“We’re getting along right now. That’s all we can do. We’re just praying. We know Shawty is in a better place. That’s all we can do right now is just pray. I was at home when I heard the news and my mom called me. She told me to go on social media and I saw a local radio personality tweet about it. I gave Jeremy a call and he confirmed it. It broke my heart.
If you had pictures in the dictionary by the word real, his face would be in the top three or top five. If he had it, you had it. He would try to do anything to get you what you need. ‘No’ really wasn’t an answer with him. And then, he was the one trying to push you to do something different from what everyone else was doing. I think that was the most unique thing about him. He was always who he was. I like to say that because you have the rappers with the chains, jewelry on and flashy cars, but we grew up watching him with this stuff already. He was used to everything that was going on. It was a fairytale at the time. He led a great life and has a great legacy. I think Hip Hop is going to miss him.”
He also gave some background on his relationship with Shawty Lo before dubbing him “one of the godfathers of the real street music”:
“Everybody knew Shawty Lo. We called him Carlos Walker. Everybody knew him. Around 2003, I had got in a bind. I met him through his sister who made the connection along with Mook-B. The hits didn’t come off the rip. The hits took a while. We had a couple of CDs we’d put out before “Laffy Taffy.” We were dealing with the other groups that were around at the time like The Franchise Boyz. The style got concentrated around that time and he urged us to keep going. He called from jail every day just to make sure we were on our game. When he got out, we made “Betcha Can’t Do It Like Me.” He went right back and we made “Laffy Taffy.” He heard it from jail and was like “man I don’t know about that.” Everything worked out well. He had faith in us and it worked out.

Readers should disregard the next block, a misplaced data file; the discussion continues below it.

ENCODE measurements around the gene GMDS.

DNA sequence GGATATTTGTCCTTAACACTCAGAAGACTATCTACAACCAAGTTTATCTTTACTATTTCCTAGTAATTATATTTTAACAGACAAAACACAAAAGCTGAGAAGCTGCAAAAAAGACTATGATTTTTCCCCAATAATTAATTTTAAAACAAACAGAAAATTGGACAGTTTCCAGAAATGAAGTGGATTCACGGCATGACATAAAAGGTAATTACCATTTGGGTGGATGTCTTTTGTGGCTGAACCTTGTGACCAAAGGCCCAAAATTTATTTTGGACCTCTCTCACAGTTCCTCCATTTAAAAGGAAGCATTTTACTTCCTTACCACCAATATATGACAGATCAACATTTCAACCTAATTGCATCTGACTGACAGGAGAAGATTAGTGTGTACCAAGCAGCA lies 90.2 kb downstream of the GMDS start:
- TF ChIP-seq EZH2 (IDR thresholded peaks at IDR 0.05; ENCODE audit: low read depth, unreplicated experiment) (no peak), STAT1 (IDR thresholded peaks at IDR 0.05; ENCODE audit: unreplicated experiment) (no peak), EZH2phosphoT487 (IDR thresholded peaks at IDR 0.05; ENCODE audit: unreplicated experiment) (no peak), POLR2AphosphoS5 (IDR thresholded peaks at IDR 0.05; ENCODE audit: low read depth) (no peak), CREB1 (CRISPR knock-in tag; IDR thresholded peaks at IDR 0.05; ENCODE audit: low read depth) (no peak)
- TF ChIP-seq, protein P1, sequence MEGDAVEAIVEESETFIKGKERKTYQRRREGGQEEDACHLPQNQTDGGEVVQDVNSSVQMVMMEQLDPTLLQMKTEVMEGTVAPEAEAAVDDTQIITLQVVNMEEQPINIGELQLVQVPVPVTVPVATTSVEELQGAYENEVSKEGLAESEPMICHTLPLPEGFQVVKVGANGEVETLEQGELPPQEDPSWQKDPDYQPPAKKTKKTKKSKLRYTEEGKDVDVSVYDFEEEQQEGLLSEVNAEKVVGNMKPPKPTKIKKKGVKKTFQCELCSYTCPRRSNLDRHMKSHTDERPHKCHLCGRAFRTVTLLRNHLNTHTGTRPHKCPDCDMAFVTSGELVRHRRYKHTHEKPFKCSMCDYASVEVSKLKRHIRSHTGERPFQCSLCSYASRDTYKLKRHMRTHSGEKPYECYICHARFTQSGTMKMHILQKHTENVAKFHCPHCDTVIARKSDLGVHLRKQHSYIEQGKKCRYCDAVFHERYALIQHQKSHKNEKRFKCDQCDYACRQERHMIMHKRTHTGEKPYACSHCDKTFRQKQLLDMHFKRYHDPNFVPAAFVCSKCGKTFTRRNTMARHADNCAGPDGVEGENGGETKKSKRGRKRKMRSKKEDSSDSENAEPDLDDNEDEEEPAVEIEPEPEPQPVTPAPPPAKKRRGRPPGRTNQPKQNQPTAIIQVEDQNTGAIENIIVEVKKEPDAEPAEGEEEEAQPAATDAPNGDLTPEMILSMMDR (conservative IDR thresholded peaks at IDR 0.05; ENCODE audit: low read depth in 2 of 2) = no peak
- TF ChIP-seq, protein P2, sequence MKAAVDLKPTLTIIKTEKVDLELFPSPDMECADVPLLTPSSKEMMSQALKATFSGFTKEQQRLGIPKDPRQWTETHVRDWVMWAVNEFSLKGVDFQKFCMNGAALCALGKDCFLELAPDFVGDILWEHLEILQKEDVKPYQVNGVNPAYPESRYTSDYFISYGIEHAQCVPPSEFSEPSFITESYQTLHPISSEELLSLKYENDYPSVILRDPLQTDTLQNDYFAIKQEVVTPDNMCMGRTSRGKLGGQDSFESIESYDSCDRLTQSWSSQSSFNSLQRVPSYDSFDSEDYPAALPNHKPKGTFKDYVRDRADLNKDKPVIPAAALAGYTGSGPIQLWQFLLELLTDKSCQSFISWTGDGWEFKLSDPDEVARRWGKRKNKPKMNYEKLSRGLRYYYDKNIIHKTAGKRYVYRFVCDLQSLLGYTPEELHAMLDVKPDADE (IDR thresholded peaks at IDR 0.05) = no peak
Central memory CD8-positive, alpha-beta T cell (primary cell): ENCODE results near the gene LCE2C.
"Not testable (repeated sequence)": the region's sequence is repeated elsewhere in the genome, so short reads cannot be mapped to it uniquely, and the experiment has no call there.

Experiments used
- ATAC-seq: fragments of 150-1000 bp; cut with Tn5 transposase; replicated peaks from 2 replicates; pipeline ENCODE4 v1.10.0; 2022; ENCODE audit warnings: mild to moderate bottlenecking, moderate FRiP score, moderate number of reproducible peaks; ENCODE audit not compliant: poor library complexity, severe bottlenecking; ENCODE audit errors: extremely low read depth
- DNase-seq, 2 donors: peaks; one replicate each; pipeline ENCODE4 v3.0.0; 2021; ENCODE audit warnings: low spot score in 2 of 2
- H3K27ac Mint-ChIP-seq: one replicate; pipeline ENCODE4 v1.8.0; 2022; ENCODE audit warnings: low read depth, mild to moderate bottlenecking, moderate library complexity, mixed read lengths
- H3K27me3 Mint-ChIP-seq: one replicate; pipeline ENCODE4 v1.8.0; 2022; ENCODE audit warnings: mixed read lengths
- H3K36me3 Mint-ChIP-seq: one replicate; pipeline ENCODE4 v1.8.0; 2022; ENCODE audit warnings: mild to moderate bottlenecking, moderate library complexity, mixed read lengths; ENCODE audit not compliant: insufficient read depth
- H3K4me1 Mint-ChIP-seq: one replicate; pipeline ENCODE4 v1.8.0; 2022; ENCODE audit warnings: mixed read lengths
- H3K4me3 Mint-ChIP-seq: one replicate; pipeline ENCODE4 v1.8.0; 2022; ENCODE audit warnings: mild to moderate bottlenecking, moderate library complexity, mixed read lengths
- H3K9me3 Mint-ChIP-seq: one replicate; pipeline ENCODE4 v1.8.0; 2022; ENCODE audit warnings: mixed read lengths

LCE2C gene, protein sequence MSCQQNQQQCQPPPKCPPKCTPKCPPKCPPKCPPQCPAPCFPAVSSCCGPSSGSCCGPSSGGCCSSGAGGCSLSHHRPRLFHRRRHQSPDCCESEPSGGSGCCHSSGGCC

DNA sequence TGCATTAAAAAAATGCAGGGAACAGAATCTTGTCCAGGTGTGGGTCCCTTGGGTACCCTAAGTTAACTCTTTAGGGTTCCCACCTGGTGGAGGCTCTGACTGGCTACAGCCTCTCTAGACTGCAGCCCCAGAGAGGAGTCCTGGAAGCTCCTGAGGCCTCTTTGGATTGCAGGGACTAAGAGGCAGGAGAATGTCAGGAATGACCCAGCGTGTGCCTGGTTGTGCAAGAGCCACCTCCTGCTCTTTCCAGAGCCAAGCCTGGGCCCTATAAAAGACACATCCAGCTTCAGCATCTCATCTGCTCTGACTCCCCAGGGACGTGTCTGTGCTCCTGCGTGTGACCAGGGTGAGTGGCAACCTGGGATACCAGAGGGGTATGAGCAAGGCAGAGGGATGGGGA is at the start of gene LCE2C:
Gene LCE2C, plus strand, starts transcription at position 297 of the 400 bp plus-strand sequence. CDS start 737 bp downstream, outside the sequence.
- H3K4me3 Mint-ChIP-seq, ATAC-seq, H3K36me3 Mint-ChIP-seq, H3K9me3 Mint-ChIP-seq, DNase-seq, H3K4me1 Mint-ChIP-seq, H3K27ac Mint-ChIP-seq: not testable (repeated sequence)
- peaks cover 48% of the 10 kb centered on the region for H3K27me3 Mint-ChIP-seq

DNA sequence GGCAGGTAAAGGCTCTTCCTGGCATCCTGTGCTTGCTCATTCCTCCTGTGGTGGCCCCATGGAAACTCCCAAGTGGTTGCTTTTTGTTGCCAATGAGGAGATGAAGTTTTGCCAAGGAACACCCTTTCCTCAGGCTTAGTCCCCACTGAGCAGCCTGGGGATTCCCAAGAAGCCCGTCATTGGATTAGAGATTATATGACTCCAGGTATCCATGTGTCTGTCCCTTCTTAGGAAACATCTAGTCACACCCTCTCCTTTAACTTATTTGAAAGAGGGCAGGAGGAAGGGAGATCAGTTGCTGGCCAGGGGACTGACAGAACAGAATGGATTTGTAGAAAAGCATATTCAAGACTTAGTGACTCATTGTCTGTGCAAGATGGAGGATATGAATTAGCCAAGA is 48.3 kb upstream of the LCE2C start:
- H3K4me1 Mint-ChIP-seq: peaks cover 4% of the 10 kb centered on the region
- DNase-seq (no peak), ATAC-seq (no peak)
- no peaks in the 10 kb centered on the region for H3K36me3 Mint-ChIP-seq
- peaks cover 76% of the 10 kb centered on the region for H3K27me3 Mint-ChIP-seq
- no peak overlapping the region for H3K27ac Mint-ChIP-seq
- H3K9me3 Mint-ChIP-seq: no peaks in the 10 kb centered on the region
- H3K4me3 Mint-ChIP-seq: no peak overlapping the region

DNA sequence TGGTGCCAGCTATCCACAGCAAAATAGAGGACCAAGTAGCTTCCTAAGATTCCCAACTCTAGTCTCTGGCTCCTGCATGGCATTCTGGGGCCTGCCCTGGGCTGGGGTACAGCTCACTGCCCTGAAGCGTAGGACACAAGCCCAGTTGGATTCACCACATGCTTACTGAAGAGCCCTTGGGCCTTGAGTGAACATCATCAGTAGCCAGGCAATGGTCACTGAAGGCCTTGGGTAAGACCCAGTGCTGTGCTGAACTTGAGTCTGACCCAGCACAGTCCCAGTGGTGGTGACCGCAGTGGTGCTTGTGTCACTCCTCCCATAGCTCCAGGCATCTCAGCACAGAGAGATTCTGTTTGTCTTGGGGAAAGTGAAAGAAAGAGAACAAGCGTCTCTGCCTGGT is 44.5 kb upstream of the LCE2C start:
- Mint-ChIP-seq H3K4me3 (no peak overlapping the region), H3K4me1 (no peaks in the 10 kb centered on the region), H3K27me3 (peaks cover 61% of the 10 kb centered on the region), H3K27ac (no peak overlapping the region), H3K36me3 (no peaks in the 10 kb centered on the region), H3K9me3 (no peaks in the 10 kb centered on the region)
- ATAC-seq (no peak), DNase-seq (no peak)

He meant everything, especially in the 2000s. This new wave we have comes from that time. Hip Hop in general, he’s one of the godfathers of the real street music that comes out today in regards to Trap. He also is the godfather of Snap because he put us out there. Without him, there would be no us. He meant a lot to the Hip Hop community.”
Click here for Fabo’s full interview with HipHopDX and keep him and the rest of Shawty Lo’s close friends in your prayers.
SOURCE: HipHopDX | PHOTO CREDIT: Getty